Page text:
‘El Paso May Get Stronger Earthquakes,’ Says Seismologist
Last week, a 5.4 earthquake centered near Pecos was felt by thousands of people over two hundred miles away in El Paso.
And, according to a seismologist at UTEP, we could be in store for even bigger quakes in the future.
Aaron Velasco says El Paso could get a 7-point earthquake AND it could be centered much closer than last week’s. Professor Velasco says the quake last week is the largest that has happened in Texas since modern times and definitely the biggest on record.
El Paso sits on the East Franklin Mountain Fault and, Velasco says, if that fault were to experience a slip (which it WILL someday), the resulting quake could be as strong as 7.0 on the Richter Scale.
The last time the EFM Fault slipped was 12,000 years ago. But, Mr. Velasco says, the next slip could be “a thousand years from now, or tomorrow”. Of course, he adds, the chances of it happening any time soon are “very low”.
So, what’s causing EARTHQUAKES to happen in Texas? When I grew up, in Oklahoma, the idea of an earthquake in the Sooner state would have been far-fetched, like having a blizzard in Miami Beach.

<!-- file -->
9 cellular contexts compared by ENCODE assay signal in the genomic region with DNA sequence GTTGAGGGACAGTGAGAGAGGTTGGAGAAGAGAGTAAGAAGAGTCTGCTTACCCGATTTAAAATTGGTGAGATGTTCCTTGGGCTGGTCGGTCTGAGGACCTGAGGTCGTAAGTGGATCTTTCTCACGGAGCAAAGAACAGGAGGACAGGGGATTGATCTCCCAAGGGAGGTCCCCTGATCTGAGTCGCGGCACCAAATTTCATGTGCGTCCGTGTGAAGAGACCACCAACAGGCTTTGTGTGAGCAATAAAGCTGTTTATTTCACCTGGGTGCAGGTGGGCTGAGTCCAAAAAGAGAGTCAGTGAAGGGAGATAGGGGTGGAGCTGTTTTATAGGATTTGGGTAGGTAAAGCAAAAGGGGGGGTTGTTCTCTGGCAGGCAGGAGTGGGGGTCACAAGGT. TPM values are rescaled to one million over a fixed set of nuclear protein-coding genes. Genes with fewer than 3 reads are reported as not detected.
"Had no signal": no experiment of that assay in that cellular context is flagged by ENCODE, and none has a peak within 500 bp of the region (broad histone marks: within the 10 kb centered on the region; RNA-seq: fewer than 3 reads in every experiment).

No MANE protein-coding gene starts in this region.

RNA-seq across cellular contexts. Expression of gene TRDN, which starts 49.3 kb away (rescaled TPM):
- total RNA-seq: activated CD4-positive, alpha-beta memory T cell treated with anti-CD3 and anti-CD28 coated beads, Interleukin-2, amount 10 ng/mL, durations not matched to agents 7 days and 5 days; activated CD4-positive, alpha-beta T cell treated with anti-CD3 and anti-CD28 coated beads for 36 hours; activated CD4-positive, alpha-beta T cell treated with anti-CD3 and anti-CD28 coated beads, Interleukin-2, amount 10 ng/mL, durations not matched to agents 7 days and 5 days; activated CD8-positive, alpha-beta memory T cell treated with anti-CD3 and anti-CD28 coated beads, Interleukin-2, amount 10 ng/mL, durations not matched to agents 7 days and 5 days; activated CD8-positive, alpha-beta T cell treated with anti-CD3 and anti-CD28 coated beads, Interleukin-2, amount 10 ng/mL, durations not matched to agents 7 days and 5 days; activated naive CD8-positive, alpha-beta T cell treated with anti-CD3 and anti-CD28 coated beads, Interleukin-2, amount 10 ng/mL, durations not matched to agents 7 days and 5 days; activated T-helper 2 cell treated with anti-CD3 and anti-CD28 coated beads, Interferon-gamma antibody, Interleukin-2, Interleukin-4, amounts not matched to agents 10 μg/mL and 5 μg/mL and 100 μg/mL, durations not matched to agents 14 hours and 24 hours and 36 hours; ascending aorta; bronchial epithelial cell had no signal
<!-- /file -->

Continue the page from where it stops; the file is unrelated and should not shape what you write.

For the past decade or so seismological events have become fairly common. I always think, “those earthquakes only started when fracking started up”. I know correlation doesn’t always equal causation but many geologists have favored the theory of “induced earthquakes”.
The US Geological Survey says that around 2% of these induced quakes might be the result of fracking, a technique of running salt water into the ground to “fracture” the subsurface and make hard-to-reach oil deposits accessible.
The majority of induced earthquakes, the USGS says, are primarily caused by the disposal of wastewater which IS a byproduct of oil production.
The largest earthquake KNOWN to be induced by fracking was a 4.0 quake, also in Texas, in 2018. Prof. Velasco speculates that waste disposal from fracking COULD be a factor in last week’s event.
He also says that a 7.0 event could cause “significant structural damage” to buildings in El Paso and that planning and prepare for such an event would be wise.
Here’s the video of the story that ran on KTSM news: